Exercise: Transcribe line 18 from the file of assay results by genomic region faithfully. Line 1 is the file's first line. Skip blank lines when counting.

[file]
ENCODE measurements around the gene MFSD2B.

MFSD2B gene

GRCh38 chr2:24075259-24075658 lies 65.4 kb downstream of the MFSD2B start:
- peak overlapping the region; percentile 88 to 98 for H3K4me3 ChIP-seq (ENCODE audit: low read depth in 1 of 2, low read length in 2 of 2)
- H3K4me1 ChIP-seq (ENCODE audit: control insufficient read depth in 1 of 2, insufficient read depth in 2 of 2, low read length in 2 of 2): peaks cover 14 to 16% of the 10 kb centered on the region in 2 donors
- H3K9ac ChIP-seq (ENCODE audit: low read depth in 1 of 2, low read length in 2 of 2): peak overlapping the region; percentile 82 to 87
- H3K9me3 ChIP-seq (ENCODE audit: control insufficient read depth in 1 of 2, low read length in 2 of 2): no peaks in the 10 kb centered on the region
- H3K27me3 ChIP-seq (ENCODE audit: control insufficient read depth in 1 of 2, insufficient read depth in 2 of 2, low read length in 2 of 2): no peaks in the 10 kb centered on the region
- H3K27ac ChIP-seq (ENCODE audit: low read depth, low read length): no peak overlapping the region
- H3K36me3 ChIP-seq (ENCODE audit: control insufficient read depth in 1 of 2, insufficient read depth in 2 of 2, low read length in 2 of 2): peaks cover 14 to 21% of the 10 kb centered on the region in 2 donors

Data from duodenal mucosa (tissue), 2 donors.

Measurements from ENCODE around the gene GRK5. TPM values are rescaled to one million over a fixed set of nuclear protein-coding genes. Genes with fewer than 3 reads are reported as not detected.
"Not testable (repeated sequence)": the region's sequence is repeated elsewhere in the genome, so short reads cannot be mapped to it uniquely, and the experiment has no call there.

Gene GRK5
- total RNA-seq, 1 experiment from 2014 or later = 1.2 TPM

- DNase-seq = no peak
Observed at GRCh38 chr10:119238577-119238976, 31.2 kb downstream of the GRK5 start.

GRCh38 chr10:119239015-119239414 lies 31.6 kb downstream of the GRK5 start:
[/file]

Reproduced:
GRCh38 chr10:119239015-119239414 lies 31.6 kb downstream of the GRK5 start: